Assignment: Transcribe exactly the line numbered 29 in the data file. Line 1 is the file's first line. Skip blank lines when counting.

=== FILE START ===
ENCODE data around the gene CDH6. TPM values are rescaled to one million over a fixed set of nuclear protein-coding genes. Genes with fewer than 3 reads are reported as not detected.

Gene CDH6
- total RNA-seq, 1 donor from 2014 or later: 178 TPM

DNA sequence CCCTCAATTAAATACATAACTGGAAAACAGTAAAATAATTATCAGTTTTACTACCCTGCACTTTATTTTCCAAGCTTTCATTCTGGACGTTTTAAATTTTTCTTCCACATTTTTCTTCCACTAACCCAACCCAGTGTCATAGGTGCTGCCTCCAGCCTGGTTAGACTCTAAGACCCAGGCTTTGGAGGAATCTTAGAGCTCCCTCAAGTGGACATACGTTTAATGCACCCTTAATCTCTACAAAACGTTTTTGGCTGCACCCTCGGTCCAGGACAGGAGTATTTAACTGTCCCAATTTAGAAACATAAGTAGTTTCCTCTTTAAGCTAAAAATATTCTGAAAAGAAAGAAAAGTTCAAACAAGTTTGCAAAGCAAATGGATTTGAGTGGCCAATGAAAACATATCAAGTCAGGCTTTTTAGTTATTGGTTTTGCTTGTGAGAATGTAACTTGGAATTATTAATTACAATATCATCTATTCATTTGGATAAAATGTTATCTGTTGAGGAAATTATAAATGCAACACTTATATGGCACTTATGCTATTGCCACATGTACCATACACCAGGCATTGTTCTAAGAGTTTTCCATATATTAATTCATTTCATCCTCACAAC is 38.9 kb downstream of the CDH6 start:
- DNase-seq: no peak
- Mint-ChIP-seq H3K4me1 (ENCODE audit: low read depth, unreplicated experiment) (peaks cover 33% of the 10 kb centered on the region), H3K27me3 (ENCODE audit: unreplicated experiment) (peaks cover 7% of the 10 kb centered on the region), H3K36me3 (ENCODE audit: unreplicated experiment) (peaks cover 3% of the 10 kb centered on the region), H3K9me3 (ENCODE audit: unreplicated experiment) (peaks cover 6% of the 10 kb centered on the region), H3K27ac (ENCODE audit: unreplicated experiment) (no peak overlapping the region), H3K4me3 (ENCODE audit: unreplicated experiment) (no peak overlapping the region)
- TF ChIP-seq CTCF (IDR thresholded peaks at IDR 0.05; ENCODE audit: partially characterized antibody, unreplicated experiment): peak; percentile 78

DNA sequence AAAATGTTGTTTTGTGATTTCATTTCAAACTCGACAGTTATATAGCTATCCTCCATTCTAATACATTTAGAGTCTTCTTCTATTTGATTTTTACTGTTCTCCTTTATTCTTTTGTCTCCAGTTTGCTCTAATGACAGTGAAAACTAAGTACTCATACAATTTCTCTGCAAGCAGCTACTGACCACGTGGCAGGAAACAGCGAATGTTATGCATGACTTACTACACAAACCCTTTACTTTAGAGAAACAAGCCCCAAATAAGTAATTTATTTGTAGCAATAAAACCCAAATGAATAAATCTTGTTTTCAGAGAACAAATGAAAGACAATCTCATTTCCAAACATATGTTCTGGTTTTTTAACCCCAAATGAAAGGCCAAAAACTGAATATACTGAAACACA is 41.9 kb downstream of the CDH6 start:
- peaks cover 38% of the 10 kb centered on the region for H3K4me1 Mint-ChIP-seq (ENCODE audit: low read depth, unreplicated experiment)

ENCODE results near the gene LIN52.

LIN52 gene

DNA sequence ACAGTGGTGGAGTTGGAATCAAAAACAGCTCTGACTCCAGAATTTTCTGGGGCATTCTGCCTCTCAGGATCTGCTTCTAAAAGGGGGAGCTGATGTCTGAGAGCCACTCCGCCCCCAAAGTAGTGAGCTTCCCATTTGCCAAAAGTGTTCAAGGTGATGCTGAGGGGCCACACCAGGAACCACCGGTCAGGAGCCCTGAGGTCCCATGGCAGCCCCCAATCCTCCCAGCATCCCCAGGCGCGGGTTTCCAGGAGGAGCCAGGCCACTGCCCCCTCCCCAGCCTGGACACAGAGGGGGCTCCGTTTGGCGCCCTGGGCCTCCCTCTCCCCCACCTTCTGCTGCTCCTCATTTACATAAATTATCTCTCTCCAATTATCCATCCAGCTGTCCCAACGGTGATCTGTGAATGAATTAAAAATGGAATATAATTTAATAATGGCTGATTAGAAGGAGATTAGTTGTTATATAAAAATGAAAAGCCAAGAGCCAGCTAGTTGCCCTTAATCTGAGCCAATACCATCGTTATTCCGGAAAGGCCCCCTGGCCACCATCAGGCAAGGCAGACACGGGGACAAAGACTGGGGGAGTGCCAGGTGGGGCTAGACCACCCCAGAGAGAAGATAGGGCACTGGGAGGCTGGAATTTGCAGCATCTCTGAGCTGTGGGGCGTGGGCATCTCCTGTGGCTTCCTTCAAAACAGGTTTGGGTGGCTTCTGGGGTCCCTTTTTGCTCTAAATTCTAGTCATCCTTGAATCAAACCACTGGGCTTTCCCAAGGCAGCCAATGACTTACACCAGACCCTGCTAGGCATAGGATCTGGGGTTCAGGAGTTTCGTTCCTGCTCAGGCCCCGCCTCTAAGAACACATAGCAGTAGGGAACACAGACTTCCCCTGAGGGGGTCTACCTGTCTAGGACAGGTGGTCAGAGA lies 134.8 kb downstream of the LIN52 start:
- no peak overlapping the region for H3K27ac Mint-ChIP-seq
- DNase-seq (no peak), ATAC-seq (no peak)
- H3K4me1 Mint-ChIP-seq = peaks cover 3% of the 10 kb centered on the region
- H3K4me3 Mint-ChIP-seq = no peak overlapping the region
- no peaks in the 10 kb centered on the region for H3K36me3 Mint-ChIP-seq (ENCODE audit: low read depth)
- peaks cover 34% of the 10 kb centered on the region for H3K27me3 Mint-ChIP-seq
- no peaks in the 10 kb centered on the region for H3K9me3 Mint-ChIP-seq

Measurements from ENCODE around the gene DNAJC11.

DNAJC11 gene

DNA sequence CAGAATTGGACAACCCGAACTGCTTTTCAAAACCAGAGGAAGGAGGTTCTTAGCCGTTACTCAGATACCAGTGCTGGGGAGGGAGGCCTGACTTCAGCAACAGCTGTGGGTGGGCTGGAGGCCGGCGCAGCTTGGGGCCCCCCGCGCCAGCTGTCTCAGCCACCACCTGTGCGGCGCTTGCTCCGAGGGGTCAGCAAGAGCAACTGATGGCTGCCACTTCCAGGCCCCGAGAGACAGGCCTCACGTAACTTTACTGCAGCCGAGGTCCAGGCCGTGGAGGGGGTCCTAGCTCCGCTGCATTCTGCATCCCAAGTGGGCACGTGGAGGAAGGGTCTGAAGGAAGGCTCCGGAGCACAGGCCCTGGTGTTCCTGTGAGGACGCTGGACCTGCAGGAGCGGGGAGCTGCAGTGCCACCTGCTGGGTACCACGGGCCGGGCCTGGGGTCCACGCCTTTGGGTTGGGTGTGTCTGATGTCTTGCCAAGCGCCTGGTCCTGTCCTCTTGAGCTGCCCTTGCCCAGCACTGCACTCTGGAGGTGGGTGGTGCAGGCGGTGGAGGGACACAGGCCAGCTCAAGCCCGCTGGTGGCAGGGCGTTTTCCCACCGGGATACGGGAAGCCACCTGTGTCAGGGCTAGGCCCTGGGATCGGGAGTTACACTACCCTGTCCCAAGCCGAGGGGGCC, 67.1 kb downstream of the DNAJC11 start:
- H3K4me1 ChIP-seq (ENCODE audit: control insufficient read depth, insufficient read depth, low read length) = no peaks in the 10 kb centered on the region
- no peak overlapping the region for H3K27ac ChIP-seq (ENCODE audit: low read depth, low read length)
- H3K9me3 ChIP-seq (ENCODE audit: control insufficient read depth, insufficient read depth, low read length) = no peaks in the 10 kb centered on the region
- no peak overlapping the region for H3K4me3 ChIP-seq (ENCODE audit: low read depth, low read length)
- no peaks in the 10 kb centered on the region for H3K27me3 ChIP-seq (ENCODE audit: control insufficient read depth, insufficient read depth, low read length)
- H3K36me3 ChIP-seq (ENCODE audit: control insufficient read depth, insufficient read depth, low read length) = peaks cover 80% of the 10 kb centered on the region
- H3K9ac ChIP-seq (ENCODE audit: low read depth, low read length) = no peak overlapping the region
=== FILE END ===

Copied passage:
- H3K9ac ChIP-seq (ENCODE audit: low read depth, low read length) = no peak overlapping the region